• And what does Mr Jones do then? Unless he somehow finds extra money for the repayment vehicle later he will end up short at the end of the term. What Mr Jones should be doing is exactly what he’d be doing if he had a repayment mortgage – continue the £600pm, out of the rainy-day savings he has put by for periods of unemployment. After all, you are most likely to lose your job during a downturn, which is the worst possible time to stop saving into the repayment vehicle.

        Obviously all this involves financial discipline and risk on the part of the consumer, which is why most people should be on repayment mortgages.

  4. Firstly, stats wise, how on earth does the CAB know that 50% of people on interest only have no repayment vehicle?? What possible database or survey would give them those numbers? Perhaps they have simply spoken to the poeple coming to them in dire straits and extrapolated the numbers from there.

    Secondly..”interest-only mortgages have forced many into a financial black hole.” No, not having a vehicle to repay the mortgage at the end of the mortgage term has forced many people into a black hole. This was caused by 1) Lenders stopping the requirement to assign policies in the 90’s (C&G being the first) 2) The “Expert” journalists telling people to cash in their endowments and make a claim against the seller/insurer because they were “useless”and then 3) People taking the cash in value and compensation and spending it on holidays, cars and hot tubs because the Daily Mail didnt have to put caveats about the fact that you needed to do something else with the money in it’s columns.

    It’s not accidental that people have no vehicle to repay, its greed and ignorance, and dealing with those two human traits is always going to be tough.

  5. I was a Building Society manager for many years so have some ingrained veiws on this.

    Paying interest only didn’t to me (in the overall scheme of things) reduce monthly costs to that great an extent. I always used to quote both 20 and 25 year terms so that borrowers were aware that if they could pay the extra, the loan could be finished well before retirement. Reducing to 15 years does really ramp up the monthly cost, and extending to 30 years didn’t save much over a 25 year term. Best approach in general was for folk to aim to finish in their mid fifties (that was 15 odd years ago…realistcally now perhaps very early 60’s given increased life expectancy and later buying).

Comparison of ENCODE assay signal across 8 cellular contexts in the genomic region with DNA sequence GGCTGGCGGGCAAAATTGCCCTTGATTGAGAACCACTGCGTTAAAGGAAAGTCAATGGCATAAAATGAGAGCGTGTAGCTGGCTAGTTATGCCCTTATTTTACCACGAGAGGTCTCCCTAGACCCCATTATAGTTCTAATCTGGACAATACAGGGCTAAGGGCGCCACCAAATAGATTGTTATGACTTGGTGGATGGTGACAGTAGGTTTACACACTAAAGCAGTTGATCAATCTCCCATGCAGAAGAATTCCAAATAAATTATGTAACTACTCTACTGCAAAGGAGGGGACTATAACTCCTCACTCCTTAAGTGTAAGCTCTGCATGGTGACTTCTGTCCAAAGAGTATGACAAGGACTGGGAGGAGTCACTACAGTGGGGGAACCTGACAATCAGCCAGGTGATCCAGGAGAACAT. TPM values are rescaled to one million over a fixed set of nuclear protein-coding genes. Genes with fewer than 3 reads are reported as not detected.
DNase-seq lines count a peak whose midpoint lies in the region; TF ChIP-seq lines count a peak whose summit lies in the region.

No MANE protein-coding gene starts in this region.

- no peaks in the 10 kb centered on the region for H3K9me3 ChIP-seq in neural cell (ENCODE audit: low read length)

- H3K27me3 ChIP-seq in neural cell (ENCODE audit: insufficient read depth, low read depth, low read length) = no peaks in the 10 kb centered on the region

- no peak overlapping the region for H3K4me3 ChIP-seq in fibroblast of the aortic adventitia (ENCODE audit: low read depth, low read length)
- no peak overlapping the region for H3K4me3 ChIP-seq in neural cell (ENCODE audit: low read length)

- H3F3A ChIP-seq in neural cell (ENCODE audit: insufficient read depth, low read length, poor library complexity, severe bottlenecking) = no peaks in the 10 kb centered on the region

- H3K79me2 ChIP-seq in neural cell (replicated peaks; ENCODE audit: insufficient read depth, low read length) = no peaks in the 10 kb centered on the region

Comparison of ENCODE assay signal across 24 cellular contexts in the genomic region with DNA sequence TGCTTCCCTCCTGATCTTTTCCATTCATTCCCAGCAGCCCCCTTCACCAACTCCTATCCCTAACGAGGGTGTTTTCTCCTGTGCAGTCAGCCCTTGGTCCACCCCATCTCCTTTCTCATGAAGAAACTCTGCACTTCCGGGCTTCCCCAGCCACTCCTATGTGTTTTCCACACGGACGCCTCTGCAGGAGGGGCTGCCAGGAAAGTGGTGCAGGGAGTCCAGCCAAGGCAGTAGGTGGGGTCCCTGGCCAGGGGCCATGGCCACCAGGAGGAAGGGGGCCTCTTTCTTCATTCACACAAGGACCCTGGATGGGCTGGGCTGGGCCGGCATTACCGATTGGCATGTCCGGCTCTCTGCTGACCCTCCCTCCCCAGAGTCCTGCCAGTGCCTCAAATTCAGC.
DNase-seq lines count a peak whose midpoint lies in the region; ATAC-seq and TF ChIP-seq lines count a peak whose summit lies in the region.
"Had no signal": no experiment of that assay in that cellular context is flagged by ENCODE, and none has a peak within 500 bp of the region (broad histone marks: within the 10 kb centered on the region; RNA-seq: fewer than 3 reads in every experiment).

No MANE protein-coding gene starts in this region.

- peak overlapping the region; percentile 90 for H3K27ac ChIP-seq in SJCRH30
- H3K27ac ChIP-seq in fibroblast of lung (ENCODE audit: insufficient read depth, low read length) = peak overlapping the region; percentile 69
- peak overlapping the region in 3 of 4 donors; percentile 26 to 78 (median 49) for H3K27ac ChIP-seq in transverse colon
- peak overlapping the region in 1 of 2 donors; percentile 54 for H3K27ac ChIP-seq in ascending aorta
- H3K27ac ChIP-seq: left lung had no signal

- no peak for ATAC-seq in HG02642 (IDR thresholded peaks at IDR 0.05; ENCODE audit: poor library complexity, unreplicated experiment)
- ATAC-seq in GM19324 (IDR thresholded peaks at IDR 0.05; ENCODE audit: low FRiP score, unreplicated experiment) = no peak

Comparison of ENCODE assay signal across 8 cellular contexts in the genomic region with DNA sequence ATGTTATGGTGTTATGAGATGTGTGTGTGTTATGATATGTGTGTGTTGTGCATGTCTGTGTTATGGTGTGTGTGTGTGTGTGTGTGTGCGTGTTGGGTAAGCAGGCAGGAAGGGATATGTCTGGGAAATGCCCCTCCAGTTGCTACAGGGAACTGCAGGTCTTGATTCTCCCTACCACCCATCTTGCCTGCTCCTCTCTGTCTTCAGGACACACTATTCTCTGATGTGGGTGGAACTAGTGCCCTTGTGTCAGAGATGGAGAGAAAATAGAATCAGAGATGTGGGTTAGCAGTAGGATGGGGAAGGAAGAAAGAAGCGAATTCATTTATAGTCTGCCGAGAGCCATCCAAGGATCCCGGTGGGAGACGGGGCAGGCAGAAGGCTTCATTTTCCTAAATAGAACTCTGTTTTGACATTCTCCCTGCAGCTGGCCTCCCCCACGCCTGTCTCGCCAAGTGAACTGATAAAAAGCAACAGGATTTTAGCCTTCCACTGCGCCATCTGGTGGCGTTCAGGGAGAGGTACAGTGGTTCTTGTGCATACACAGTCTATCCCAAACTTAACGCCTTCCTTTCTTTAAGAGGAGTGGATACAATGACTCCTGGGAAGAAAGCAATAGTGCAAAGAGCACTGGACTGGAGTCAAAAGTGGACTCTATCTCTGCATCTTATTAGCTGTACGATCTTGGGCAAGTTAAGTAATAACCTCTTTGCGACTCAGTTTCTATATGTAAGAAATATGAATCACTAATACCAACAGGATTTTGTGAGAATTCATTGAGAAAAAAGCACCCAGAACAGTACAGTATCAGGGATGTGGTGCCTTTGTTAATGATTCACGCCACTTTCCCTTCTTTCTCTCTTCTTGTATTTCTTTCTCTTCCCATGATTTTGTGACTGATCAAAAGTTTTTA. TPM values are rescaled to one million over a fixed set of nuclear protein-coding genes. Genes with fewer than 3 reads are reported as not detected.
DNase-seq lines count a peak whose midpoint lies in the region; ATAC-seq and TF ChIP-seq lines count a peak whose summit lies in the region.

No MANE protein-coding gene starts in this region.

Agree with Harry’s point about IO and renting. However, that said, for those who are paying interest only, would they have been best advised to not buy at all but simply rent? Therein lies another conundrum – while the interest rate may go up, at least the capital it’s based on (assuming no further borrowing or missed payments) remains the same. After 25 years, what will the rent be…..?

    Finally, I never understand or agreed that at the end of the term a lender must have it’s money back in all circumstances. Given that lenders are continually seeking new buisiness, why is it essential that a good existing borrower having reached the end of the term, must give the money back….only in order that the lender can then pass it to another new and unkown borrower, who may or may not be so reliable. I do appreciate all the cashflow implications for any lender on this, but if the lender isn’t faced with this issue, why not consider re-wrting the loan on a lfetime basis where feasible – even if at a higher rate by way of some compensation…

    Than again I suppose I worked for one of the old fashioned Societies…..whose chairman always stressed we had members who we helped buy homes, not cutomers…and roundly told one young whippersnapper that if you didn’t understand the difference between a member and a customer, then you were in the wrong job. Days sadly gone I guess.